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Adult Dog Pees in Crate

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Despite the assurances that a dog will not poop or pee in their crate, this does happen for a number of reasons. This is a guide about adult dog pees in crate.
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October 11, 20090 found this helpful

Olly we have had just 2 weeks, he is very good in the home and his manners. He is crate trained, but barks now at 5:30. When I go down to let him out he has wet in his bed and it is still warm.

We have got him in a routine as we had him barking and howling at night, but ignoring him has been achieved and now we are left with him wetting in the morning. As soon as I hear him barking I go down, but I think he is barking either to tell us he has done it or to go, but with excitement. Then he has already done it. Help.

By nancy marris from Dinnington Sheffield, UK

Answers

October 11, 20090 found this helpful

If you stay up till midnight or later let him out the last thing before you go to bed. This might help to reset his body clock. Another thing you might want to consider is getting up at 4:30 to let him out. Or if you make a potty run in the middle of the night have him go too.

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October 11, 20090 found this helpful

I was going to make a suggestion similar to MartyD's. If Olly wakes you at 5:30 and he had already peed in his crate (it's still warm/fresh), why not set your alarm to get up at 5:00 and hopefully that'll be early enough to let him out? I imagine you're not thrilled at getting up even earlier (I wouldn't be!), but it seems this would be easier than waiting for him to wake you at 5:30 with a mess in his crate that you need to clean up.

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If getting up a little earlier to get to him before he pees in his crate works, I wonder if you might eventually be able to gradually shift it later. Like do 5:00 (or 4:30) for a while. Once that's going well, maybe try 10 minutes later for a while. And so on. Best of luck with Olly!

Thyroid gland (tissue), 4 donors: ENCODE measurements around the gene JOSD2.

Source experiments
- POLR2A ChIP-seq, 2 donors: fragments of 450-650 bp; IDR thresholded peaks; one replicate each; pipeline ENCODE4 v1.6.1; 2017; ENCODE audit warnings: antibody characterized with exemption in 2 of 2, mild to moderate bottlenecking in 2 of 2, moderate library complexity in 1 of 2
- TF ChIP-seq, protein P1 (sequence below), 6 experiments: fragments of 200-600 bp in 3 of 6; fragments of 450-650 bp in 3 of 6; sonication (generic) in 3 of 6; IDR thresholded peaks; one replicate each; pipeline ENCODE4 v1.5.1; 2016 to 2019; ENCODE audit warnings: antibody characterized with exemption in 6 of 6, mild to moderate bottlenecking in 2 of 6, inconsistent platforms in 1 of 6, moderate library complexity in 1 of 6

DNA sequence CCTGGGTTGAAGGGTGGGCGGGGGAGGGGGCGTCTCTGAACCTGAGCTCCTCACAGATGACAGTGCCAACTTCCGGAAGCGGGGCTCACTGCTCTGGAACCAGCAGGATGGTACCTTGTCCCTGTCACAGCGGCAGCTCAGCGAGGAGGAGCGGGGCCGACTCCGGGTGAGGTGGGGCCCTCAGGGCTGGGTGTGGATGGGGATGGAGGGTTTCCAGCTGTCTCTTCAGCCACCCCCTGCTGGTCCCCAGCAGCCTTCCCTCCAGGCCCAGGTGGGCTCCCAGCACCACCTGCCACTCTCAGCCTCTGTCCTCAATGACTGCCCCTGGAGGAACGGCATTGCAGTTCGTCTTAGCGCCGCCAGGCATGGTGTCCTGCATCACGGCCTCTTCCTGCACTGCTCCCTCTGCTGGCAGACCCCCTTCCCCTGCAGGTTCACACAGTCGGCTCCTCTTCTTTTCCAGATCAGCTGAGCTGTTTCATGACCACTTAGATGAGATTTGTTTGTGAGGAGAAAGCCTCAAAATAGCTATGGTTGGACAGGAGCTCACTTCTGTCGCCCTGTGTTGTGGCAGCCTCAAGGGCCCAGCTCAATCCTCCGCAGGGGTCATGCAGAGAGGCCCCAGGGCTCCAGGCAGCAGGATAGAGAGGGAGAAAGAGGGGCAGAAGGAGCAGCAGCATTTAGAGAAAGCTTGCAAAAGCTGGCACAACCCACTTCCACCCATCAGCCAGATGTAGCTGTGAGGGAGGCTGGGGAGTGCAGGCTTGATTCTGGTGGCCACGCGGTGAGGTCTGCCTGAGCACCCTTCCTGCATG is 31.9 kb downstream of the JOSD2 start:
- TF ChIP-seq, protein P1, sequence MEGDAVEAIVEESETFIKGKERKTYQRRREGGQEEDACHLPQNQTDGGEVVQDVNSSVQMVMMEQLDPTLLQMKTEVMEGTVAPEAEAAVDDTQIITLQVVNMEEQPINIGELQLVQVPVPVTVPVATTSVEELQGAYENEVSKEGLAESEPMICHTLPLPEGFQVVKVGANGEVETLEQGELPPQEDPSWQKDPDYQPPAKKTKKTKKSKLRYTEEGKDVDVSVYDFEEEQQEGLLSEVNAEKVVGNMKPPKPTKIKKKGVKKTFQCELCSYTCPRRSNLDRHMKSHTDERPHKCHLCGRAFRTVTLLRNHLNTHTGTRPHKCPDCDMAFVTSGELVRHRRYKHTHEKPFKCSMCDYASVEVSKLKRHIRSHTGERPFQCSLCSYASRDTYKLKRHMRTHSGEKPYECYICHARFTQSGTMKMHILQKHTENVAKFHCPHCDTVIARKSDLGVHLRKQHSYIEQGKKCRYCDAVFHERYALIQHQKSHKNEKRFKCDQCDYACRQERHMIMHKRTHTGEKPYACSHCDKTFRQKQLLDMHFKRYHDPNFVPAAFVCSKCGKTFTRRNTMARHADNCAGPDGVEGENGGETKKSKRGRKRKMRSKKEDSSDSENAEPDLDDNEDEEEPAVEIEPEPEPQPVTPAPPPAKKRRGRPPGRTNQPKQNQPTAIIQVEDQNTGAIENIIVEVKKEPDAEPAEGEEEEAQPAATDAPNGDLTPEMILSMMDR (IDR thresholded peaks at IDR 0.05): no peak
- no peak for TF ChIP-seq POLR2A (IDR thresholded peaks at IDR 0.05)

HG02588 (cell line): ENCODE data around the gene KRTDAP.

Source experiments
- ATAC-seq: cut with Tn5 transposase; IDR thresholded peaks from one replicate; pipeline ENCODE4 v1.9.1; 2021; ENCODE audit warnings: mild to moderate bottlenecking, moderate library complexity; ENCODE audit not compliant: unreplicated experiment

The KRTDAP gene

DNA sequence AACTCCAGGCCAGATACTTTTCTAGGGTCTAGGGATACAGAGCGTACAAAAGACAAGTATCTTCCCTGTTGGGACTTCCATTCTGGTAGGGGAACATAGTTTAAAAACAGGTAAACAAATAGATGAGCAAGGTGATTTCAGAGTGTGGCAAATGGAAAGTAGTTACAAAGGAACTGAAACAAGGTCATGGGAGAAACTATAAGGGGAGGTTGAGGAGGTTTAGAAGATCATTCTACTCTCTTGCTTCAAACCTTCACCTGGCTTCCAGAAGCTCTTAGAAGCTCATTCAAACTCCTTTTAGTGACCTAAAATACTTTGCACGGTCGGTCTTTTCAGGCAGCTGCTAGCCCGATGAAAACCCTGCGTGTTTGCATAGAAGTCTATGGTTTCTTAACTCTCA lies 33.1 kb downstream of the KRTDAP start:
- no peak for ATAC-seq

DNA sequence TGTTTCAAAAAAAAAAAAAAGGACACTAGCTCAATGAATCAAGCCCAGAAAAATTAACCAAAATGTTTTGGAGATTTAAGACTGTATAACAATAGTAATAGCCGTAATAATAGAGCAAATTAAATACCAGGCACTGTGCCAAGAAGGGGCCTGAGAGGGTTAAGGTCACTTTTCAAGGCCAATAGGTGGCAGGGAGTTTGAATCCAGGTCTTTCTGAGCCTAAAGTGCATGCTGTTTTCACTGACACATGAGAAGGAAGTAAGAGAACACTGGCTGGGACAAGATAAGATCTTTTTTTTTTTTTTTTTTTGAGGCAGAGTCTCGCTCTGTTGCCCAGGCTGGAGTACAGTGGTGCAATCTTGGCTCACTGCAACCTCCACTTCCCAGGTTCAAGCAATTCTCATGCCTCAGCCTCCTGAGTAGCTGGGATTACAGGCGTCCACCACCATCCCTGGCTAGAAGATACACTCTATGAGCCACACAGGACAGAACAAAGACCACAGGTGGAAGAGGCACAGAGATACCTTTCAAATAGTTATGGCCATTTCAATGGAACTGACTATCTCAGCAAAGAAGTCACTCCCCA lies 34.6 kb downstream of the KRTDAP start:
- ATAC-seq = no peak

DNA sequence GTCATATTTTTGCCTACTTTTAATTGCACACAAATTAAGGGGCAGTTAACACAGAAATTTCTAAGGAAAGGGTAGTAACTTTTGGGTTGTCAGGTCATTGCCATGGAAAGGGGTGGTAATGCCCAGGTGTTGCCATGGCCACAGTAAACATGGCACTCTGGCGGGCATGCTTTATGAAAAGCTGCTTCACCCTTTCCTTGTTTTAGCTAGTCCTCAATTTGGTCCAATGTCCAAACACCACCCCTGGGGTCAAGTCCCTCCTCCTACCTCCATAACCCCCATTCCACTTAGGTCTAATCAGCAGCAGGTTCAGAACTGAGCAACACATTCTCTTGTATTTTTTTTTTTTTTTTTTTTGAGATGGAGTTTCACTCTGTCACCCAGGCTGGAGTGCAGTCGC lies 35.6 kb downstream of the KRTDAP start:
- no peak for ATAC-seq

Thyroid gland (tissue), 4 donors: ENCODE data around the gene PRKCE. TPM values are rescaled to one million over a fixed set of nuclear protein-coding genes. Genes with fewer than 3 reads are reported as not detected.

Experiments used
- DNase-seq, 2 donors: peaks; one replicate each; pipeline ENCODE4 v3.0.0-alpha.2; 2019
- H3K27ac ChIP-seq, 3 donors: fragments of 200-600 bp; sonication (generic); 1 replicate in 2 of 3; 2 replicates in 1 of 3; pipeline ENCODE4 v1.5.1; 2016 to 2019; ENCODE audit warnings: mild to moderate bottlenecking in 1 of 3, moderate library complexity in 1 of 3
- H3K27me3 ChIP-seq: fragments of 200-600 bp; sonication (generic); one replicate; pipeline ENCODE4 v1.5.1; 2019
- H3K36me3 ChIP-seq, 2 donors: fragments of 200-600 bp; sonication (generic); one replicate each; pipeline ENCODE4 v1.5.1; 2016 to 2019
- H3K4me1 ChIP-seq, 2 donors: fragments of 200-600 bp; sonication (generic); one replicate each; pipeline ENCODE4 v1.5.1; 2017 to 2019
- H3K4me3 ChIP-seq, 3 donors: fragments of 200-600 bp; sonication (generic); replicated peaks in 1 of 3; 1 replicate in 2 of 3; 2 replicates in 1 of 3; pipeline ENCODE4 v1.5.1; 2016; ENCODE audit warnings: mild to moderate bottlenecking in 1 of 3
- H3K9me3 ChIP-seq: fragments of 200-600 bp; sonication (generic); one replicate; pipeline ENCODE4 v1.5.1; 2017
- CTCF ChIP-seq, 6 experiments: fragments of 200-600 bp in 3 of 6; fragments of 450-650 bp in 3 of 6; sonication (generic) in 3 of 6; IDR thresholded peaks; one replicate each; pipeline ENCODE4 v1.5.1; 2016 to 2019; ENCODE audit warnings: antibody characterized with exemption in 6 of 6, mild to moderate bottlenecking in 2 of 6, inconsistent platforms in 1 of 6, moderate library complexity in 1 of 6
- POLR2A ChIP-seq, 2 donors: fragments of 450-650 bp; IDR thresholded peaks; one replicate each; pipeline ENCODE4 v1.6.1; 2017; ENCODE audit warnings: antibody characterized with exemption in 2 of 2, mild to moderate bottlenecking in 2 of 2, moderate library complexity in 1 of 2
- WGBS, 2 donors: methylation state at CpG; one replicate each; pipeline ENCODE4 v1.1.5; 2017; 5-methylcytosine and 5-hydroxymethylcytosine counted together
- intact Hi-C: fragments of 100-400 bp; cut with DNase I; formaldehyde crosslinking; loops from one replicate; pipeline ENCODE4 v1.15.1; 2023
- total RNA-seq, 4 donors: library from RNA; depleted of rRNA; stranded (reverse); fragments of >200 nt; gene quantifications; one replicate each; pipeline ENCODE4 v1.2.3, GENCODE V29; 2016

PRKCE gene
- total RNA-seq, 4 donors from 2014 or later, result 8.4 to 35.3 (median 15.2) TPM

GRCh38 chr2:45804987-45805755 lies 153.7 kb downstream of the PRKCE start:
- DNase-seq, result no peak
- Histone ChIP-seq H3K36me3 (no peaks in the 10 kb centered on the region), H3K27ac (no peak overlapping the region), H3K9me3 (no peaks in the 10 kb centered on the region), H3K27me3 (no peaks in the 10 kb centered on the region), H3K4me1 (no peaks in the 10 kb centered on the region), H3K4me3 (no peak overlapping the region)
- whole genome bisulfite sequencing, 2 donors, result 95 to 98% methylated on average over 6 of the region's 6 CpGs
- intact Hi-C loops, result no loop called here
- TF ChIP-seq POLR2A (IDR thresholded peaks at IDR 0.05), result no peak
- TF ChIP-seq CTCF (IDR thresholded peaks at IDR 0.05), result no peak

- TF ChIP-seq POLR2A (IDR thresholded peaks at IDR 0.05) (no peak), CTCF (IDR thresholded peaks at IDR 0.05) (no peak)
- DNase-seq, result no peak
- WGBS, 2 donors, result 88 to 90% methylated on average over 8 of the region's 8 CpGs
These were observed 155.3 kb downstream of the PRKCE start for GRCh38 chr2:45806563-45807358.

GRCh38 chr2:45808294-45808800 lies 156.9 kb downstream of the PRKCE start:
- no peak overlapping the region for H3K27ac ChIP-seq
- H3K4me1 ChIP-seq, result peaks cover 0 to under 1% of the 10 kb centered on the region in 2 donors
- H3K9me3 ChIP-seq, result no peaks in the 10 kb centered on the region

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October 13, 20090 found this helpful

I didn't see mention of the dogs age, if he's fairly young, you need to step up potty training. Make sure he goes before going to his crate. If he's into his crate early, say before 10-11pm, you may have to give him a potty break during the night. If my dog wakes up when I got to the bathroom in the middle of the night, then i know she needs to go again. Getting up a bit earlier may help too

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October 13, 20091 found this helpful

Everyone's advice has been good, but a few things haven't been mentioned. Perhaps your crate is too large for your dog. The whole crate training premise is based on the fact that a dog does not like to soil the place where he sleeps. That said do not allow him to get to a place where this becomes normal as the dog will get to the point where it won't be a big deal to urinate in the crate.

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While crate training limit liquid intake to nothing 3 hours before bed time and depending on the age of the dog he should not be crated more then 8 hours at a time.

When my dog was crate training I would not leave him in his crate for more then 4 hours at a time during the process. I also found that having his crate in the bedroom with me at night made it much easier to hear and respond to his needs. A dog will not always bark loudly when needing to go out. A lot of the time it will start with little whines and whimpers. By the time they are barking and howling the need is great and they are very uncomfortable.